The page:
In Jean-François Millet’s The Gleaners, for example, the centuries old right of poor women and children to remove the bits of grain left in the fields following the harvest is depicted as repetitive, backbreaking labour. Their partially occluded faces depict the women more as objects than subjects, while at the same time, their extremely low position in the social order is highlighted by the fact that their only competition for the leftover grain are birds and other animals. In 1857, Millet “submitted the painting The Gleaners to the Salon to an unenthusiastic, even hostile, public”. (4)
(Courbet also met fierce denunciations from critics and the public for his painting A Burial at Ornans, as well as accusations of being in “a deliberate pursuit of ugliness.”(5))
Thus, in this style of art we have a form described as Realist, that is a “a movement in 19th-century (particularly French) art characterized by a rebellion against the traditional historical, mythological, and religious subjects in favour of unidealized scenes of modern life” (6) or Social Realism, “an artistic movement, expressed in the visual and other realist arts, which depicts social and racial injustice, economic hardship, through unvarnished pictures of life's struggles” (7) taking on a whole art history that mainly consisted of the representation of elites.
As nationalist struggles of the nineteenth century changed into socialist struggles during the twentieth century, the style and form of the art changed too as ordinary people were now depicted as subjects with dignity and power. This style became known as Socialist Realism. It was pronounced state policy at the Soviet Writers’ Congress in 1934 in the Soviet Union and became a dominant style in other socialist countries. Like Social Realism, Socialist Realism also met with fierce denunciations and controversy. However, despite its caricature as a style that depicts people as naïve, happy, joyous ciphers, its originators condemned any attempt to portray people living in an idyllic paradise as the work of shallow artists who would never be taken seriously by the populace:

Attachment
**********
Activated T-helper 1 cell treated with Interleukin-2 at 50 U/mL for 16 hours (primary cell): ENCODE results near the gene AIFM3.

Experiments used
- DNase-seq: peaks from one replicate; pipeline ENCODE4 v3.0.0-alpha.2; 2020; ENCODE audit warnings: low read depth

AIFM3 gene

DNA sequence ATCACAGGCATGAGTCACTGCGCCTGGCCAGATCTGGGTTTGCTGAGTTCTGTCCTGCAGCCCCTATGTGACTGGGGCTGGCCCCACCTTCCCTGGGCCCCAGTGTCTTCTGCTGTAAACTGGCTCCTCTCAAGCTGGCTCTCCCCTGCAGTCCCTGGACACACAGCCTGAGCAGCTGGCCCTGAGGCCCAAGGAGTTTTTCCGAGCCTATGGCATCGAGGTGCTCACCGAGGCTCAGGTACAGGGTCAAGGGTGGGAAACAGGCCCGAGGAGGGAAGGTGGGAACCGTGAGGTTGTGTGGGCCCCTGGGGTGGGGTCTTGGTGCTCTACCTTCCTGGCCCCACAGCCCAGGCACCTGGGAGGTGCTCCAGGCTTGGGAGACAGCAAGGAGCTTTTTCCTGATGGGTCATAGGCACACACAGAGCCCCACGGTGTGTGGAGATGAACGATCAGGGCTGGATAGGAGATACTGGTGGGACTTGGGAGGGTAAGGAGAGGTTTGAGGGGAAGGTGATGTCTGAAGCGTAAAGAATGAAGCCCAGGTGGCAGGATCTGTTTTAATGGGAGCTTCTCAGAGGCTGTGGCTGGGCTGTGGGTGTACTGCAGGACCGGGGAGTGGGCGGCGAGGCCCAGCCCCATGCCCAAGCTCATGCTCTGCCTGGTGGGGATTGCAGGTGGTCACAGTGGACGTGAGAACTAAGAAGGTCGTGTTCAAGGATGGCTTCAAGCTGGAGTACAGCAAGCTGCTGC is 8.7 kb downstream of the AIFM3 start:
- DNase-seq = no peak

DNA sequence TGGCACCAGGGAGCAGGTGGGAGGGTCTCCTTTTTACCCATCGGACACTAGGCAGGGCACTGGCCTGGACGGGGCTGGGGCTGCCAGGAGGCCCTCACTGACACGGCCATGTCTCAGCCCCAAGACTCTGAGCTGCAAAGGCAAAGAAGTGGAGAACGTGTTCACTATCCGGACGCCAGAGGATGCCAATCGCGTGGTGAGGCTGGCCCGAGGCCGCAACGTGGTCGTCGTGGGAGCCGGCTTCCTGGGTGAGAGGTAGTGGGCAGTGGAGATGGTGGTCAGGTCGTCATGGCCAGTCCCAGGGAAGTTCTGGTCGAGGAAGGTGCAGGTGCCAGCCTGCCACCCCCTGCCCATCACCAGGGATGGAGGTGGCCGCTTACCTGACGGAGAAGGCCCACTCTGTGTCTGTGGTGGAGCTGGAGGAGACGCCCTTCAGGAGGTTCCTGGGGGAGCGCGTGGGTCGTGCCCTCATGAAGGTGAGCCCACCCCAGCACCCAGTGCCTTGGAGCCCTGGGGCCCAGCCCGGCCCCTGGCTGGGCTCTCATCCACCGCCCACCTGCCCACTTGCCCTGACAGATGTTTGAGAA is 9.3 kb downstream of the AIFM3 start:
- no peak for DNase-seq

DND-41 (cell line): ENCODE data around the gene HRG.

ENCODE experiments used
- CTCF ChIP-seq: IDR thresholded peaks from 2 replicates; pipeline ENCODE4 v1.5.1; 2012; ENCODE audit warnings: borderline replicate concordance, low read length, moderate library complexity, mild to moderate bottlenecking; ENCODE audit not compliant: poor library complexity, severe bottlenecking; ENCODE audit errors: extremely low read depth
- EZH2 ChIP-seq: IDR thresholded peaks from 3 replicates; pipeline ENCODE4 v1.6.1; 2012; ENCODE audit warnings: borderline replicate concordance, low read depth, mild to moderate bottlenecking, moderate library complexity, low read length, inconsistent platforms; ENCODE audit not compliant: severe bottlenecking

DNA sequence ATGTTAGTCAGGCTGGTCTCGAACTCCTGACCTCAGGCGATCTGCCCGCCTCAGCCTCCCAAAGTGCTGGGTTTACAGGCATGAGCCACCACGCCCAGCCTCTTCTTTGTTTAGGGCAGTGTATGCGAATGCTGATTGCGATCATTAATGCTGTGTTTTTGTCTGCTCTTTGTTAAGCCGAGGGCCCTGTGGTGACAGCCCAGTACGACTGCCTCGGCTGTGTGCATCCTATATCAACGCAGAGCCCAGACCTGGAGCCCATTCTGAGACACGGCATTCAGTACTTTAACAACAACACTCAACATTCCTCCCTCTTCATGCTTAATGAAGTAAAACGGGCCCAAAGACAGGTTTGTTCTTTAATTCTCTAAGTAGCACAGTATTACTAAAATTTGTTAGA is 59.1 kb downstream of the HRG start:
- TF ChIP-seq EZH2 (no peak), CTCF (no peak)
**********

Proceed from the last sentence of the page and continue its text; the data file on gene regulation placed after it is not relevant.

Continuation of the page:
“An artist who tried to represent the birth of socialism as an idyll, who tried to represent the socialist system, which is being born in hard-fought battles, as a paradise populated by ideal people – such an artist would not be a realist, would not be able to convince anyone by his works. The artist should show how socialism is built out of the bricks of the past, out of the material which the past has left us, out of the material which we ourselves create in the sweat of our brow, in the blood of our toil and struggle, in, the hard battles of classes and in the hard toil of man to remould himself.” [Karl Radek] (8)
In the Socialist Realist artist Arkady Plastov’s Pay Day we now see people depicted as recognizable subjects, not objects. They are shown to be healthy, well-dressed and in control of their situation.
Maxim Gorky asserted a serious role for Socialist Realism going way beyond the Social Realist depictions of ‘unvarnished pictures of life's struggles’ but giving it a positive aspect of depicting action towards the future goal of a non-exploitative existence for humanity in general: